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sazji

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Everything posted by sazji

  1. Pasta with a cream sauce made from porcini I collected myself, and pumpkin pie!
  2. Wow...one dish that looked like it came out of a dog, and another that looks like it came out of a dead dog!
  3. I made a chestnut cheesecake that was really nice. I used puree which I made myself, but what's chestnut flour other than....rather dry chestnut puree? Of course the puree was from boiled chestnuts. I'm sure you could adapt. The recipe's in recipe gullet.
  4. As far as I know this has been standard practice in Turkey for a long time. For types such as "bülbül yuvası" there is no other way to achieve it (imagine brushing individual sheets, wrapping them around a dowel and compressing them...you would end up with a mess!).
  5. Cake Wrecks blog. http://cakewrecks.blogspot.com/
  6. Another mathematical progression one here is Pişmaniye, also made with sugar syrup that is placed on a broad smooth surface that has a generous coating of pounded (and lightly toasted?) flour. It is pulled and doubled in the flour, and eventually looks like cotton candy. It is a specialty of the city of Izmit, and people who take a bus through there feel obliged to buy some to treat their hosts. It's now commonly found in other areas to had has become sort of a "standard travelers' gift" unless you are going through some other place with a local specialty, say Malatya, in which case you will be expected to bring apricots or something made therefrom. The name, by the way, comes from the word pişman, "regretful." They say you are regretful if you don't eat it, and regretful if you do" (presumably because the thicker strands tend to prick the mouth).
  7. I remember Mandarin Chocolate Sherbet! It was one of my favorites, back around 1978 or so. Really dark deep chocolate but orangy.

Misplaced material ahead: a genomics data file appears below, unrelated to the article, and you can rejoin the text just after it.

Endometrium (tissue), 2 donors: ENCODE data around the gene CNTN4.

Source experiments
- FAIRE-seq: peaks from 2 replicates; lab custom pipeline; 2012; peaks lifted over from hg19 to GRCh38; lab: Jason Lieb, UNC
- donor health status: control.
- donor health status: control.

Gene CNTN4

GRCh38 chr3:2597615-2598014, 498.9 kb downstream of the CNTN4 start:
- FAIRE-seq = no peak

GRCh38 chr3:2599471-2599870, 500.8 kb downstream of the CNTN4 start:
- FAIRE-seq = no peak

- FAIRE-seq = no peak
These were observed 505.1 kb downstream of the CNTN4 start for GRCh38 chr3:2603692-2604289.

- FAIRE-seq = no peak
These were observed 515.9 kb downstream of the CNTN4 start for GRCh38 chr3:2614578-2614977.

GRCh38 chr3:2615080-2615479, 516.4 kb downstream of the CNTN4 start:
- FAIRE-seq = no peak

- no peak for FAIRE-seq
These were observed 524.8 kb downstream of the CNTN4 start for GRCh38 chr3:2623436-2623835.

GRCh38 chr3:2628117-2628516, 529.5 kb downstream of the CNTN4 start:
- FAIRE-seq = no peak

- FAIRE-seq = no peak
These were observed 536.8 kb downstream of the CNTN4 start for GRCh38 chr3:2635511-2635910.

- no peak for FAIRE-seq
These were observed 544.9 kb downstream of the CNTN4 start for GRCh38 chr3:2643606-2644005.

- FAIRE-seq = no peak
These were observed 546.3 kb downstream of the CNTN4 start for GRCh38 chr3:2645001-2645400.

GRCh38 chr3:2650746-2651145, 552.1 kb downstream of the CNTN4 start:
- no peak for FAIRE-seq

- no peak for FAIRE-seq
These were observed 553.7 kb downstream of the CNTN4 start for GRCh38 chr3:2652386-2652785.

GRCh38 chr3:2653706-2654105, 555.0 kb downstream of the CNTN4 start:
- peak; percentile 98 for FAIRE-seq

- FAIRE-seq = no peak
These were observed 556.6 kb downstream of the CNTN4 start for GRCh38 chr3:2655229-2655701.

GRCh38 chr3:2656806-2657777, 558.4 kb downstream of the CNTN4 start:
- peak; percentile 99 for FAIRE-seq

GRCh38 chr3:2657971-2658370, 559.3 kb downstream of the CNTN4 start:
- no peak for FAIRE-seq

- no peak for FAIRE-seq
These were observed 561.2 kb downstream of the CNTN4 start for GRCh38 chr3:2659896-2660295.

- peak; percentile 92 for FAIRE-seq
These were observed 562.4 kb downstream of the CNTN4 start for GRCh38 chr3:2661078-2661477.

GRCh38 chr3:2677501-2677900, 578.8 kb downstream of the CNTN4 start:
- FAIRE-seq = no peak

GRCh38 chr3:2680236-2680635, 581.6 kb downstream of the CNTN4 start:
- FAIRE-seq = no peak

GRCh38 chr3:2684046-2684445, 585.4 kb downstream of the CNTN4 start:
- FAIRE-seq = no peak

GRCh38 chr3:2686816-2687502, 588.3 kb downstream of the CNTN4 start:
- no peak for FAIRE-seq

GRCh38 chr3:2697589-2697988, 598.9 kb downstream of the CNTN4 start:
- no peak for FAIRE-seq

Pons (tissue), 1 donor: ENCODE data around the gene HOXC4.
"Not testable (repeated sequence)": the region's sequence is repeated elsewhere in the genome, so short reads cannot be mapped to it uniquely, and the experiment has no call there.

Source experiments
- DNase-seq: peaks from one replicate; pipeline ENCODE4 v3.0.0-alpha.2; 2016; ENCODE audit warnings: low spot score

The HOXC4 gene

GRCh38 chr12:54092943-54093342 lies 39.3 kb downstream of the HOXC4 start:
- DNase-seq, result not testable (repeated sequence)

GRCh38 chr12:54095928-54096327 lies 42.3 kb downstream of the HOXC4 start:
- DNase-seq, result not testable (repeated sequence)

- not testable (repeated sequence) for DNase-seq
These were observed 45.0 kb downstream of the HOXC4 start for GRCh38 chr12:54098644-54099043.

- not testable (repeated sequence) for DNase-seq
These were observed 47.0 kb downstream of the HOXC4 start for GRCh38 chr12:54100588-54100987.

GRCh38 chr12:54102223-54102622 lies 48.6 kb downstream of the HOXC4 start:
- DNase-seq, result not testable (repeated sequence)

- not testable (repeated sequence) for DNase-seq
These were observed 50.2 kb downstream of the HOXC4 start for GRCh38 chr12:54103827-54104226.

8. I'm bad...I bring lots of plants, seeds and foods every time I come back to Turkey from..wherever. That said, I always bare-root any plants (no soil) and am careful what seeds I bring. There have even been a couple of times where I reconsidered something (even though I may have been able to buy it here) and tossed seeds. This last time I brought back a salmonberry plant, which so far seems quite popular with the small green caterpillars that regularly decimate roses here, purple potatoes (for planting, they are doing great - here they don't even have red potatoes), and a sweet potato which unfortunately rotted before it could sprout. But though they probably should be more strict, Turkish customs never even asks. About the only thing they're interested in on the border with Greece is illegal amounts of alcohol, which they check for by lifting bags and checking for inordinate heaviness or clinking of bottles. I always bring cheese from Holland, and bacon from Greece. No fresh meat though. I don't do it much when traveling to the US, and always declare what I have. Even commercial seeds are not legal to bring into the US without a phytosanitary permit any more, which I find silly, so I mail those freely. My one big smuggling act however, was bringing a fresh durian from Vancouver's Chinatown to Seattle. We'd been there playing music for a folk dance party. I hadn't planned to smuggle it but I'd paid 30 Canadian for it and then not had a chance to eat it! I also had some seeds and a start of a plant from a friend there. I wrapped the durian in about 15 plastic grocery sacks, one inside the other, put it in my small suitcase, and put that under all the rest of the suitcases. By the time we got to the border, the smell was already starting to leak out into the car. We got up to the US side, and we got a customs agent that playing classic tough guy border ranger, with all the long pauses and suspicious long leers from behind his orange sunglasses. He asked, "Where you been?" Our driver: Vancouver. "How long ya been there?" - We went up yesterday. "Whad'ja do there?" - Went to a party. "Party, eh... ..... ....Pretty wild party?" - No, mostly middle-aged folk dancers. (Trying to inject some humor. Didn't work.) "Whad'ja buy?" - Nothing. "You were in Vancouver for 3 days and you didn't buy anything?" - Yeah...um, no, not 3 days, just one day. "I'm gonna have you drive around the back there and have your IDs checked." So we're all going "goddam...shit...f---ing Nazi..." as we drive under the sign saying, "It is forbidden to bring fruits (Bob!), seeds (Bob!) and plants (Bob!) into the United States." We went in, they took our IDs (during which time we were full expecting to come out and find them dismantling our car). Finally the guy came back looking puzzled and asked, "why did he send you here?" We said we had no idea. "Whatever, there's no reason for you to be back here, you can go on." One of our group was all huffy, as we went to the car, he started walking back towards the customs booths. "Where are you going?" we asked. "I'm gonna go ask him why he sent us over there!" All three of us said "The hell you are! Get back over here!" The ultimate act of stupidity was a friend of mine who was going to Canada, and they found an old joint in his glove compartment. The customs agent asked if he had anything else...my friend said "Oh...let's see...well, let's see, I have some mushrooms...." (And we're not talking about porcini.)